Buffy: The Dry Skin Slayer
Day 4: Bobbi Brown Buffing Grains For Face
When I was a teenager, my Mom used to buy a little canister of facial scrubbing grains for my sister and me. We mixed them with water and rubbed them on our faces, making a facial scrub to try to rid ourselves of teenage oily skin and the occasional pimple breakouts. They were a product from Helena Rubenstein. What a fascinating woman, that Helena! If you are at all interested in the history of beauty products, you have to read about Madame Helena. Look for her biography by Patrick O'Higgins for a real peek at one of the first ladies of skincare. She was innovative, smart, and her products changed the way women took care of their skin and revolutionized the cosmetic skincare industry. She was a true pioneer, and a very quirky lady, to say the least.
Skincare scrubs and exfoliators have taken a fast turn from that old cannister of grains. Chemical exfoliators such as AHA's, glycolic acids, and pore-clearing BHA's along with mechanical scrubs like the venerable St. Ives Apricot Scrub have become popular now, and can be very effective once you find the right ones for your skin situation. I've used them all, to varying degrees of success. But when I saw these Bobbi Brown Buffing Grains, I was feeling a little nostalgic for my old Helena Rubenstein scrubbing powder, and so I forked out the outrageous $40 for a jar. Yes, $40. For ground up adzuki bean powder. I bet I could make my own for about a dollar. And yet I caved.
The dry grainy product comes in an elegant glass jar, and under the cap, the grains can be poured out a little at a time thanks to the nicely designed small opening in the jar. It's designed to be mixed with just about anything, facial cleanser, toner, or just plain water. I prefer the latter. With many scrubs having a cream-type base and leaving my skin feeling as if there's a coating of cream on it, I like the fresh feeling of nothing but the damp grains and I think they work better than a cream-based scrub. Pour a little bit of grains into the palm of the hand, and add a drop or two of water. As you rub in the dampened product, you can feel it gently removing rough patches and giving a thorough exfoliating cleansing. It's almost impossible to over-scrub. The grains are gentle, not sharp or scratchy, and they roll around the skin easily. And unlike a cream-based scrub, it's so easy to remove the grains when you're done. Just rinse with water, or use a damp warm washcloth. Nothing remains on the skin, no residue at all. I follow this scrub immediately with a good treatment product, usually Lauder's Perfectionist CP+ (former version, not the new serum.) My skin looks fresh, rosy, glowing, and smooth as glass, with no irritation at all. The effect of the scrubbing lasts for several days, too.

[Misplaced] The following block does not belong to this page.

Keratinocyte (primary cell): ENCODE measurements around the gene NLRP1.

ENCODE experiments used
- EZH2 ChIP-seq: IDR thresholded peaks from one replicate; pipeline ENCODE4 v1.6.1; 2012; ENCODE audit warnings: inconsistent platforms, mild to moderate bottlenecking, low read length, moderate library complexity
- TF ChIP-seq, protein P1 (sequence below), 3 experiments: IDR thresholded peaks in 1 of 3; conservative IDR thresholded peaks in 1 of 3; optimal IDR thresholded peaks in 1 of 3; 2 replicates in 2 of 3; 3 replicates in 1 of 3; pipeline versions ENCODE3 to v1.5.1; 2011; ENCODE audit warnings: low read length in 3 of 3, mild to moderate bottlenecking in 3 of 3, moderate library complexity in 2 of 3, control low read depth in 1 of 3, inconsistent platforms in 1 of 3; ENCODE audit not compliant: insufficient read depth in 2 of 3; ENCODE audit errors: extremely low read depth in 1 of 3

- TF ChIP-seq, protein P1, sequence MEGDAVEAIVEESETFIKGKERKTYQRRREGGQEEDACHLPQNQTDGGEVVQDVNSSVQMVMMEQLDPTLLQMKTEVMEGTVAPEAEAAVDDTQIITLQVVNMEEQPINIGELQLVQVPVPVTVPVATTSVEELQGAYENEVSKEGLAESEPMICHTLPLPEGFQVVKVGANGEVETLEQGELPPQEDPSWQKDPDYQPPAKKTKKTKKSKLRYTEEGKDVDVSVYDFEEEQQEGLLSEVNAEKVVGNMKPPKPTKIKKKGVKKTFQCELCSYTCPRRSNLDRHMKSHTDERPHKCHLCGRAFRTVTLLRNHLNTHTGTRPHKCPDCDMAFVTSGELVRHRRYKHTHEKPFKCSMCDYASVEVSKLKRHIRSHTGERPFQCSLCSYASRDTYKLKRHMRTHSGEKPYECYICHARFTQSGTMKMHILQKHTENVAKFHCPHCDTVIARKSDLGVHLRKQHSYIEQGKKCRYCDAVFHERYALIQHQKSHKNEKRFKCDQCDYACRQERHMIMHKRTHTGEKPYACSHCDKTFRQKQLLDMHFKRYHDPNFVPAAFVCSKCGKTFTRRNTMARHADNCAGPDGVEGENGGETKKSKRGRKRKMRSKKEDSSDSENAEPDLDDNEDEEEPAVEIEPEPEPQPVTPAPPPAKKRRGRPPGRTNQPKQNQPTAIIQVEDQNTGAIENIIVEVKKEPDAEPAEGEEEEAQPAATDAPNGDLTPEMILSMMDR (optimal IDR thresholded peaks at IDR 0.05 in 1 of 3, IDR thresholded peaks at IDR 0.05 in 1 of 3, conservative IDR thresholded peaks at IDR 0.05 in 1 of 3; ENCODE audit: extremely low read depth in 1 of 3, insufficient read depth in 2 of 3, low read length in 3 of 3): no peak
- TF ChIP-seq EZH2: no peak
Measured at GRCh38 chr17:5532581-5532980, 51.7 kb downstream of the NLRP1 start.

What these Buffing Grains won't do is deep-clean pores. This is strictly a surface-smoothing exfoliant. But with this terribly cold Winter, and being indoors most of the time in artificial heat, my dry, parched skin gets flaky and dull-looking. I use the grains once a week to refresh and renew my dry skin. Very little product is needed, and I think my expensive purchase will last quite a long time.
Maybe Bobbi Brown is following in Madame Helena's footsteps! I like to think it's possible that she used the Rubenstein scrubbing powder when she was a young girl, too. It might have been a little seed planted in her mind. A little adzuki bean seed.
Disclosure: This product was purchased by the reviewer
Photo Credit: Cavewoman for Blogdorf Goodman
Credit: Melanie Parker/Veronica Lake in I Married a Witch.